Access to Intercity Transportation in Rural Areas

9/25/23 2023 data added and previous years updated
The Bureau of Transportation Statistics' access to intercity transportation interactive map shows, by county, the percent of the rural population with access to scheduled air (commercial), intercity bus, and intercity rail transportation for the years 2006, 2012, 2018, and 2021. Rural residents with access live within:
  • 75 miles of a large airport, that is, airports with at least 0.25 percent of total U.S. passenger boardings in a year, or
  • 25 miles of any other airport with scheduled commercial service, intercity bus stop, or intercity rail facility. 
The map additionally shows, by county, the change in the number of intercity transportation facilities from 2006-2021 and the locations of the facilities in each year.
For all years, a filter may be applied to display counties where the percent of the rural population with access to intercity transportation is within a selected range. For 2018 and 2021, additional filters are available to select counties where rural areas possess select demographic and socio-economic characteristics, for example counties where 10% of the rural population are 65 and older. The map will show the percent of the rural population with access to intercity transportation for counties meeting the filter criteria. In many counties, the percent of the selected demographic or socio-economic group with access to intercity transportation is less than that of the total rural population.
The percent of the nation’s rural population with access to intercity transportation rose from 87 percent in 2006 to 89 percent in 2018 and then fell to 85 percent in 2021. This resulted from a steady increase and then a decline in the number of intercity bus facilities serving rural areas. Part of the decline may be attributed to a change in the intercity bus stop data source used for 2021. For more information on data sources and methodology, see Methodology for Measuring Access to Transportation in Rural Areas.
The decline in the number of intercity bus transportation stops caused the percent of the rural population with no access to intercity transportation to rise to 15.0 percent in 2021. Those that lacked access lived farther than 75 miles from a large airport and/or 25 miles from a smaller airport, intercity bus stop, and/or intercity rail facility with scheduled service [1].
Changes in the rural population with and without access to scheduled intercity result from changes in 1) the number and locations of facilities serving rural areas, 2) the areas defined as rural, and 3) the population living in rural areas. The magnitude of changes due to 2) and 3) tends to be smaller when looking at percentages. For this reason, BTS presents all changes as percentages. All references to air transportation are to airports with scheduled commercial service. All references to intercity bus and intercity rail transportation are to stops with scheduled service.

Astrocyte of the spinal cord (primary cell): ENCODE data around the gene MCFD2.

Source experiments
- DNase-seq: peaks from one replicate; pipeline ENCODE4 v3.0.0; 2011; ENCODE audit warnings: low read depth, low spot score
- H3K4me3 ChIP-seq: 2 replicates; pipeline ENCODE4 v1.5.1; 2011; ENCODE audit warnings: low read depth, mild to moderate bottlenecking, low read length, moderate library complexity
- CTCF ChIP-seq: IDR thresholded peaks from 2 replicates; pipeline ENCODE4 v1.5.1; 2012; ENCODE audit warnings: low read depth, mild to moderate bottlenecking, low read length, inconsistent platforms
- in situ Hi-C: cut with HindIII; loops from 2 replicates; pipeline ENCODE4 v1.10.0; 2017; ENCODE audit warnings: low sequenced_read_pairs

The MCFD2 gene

Access by Mode and Year

More rural residents lacked access to air and intercity rail than intercity bus transportation. In 2021, 29 percent of rural residents had no access to intercity bus transportation. In comparison, 29 percent of rural residents had no access to air transportation and 59 percent had no access to intercity rail transportation. Looking at large airports only, 54 percent had no access.
The percent of the rural population without access to intercity bus transportation declined from 31 percent in 2006 to 21 percent in 2018 before rising to 29 percent in 2021. Part of the increase in 2021 may be attributed to a change in the intercity bus stop data source used for 2021 and the carriers included in that source file. Because carrier information was not part of the data in years prior to 2021, changes in coverage due to changes in carrier coverage could not be determined.
The percent of the rural population without access to air or intercity rail transportation remained virtually unchanged.

Geographic Variation in Access by State and Year

Aggregating the data to state level highlights the areas with the least access to scheduled intercity transportation. In 2021 the percent of rural residents without access to intercity transportation exceeded 15 percent (the percent of rural residents without access nationwide) in 25 states. In 15 of these 25 states, the percent without access to intercity transportation was greater in 2021 than in 2006. 
In many states the percentage point change is small. Air and rail transportation experienced the smallest change in the number and locations of facilities. Hence, for these modes, the percentage point change reflects the change in the areas defined as rural and the population living in rural areas in most states.

Year-Over-Year State-Level Changes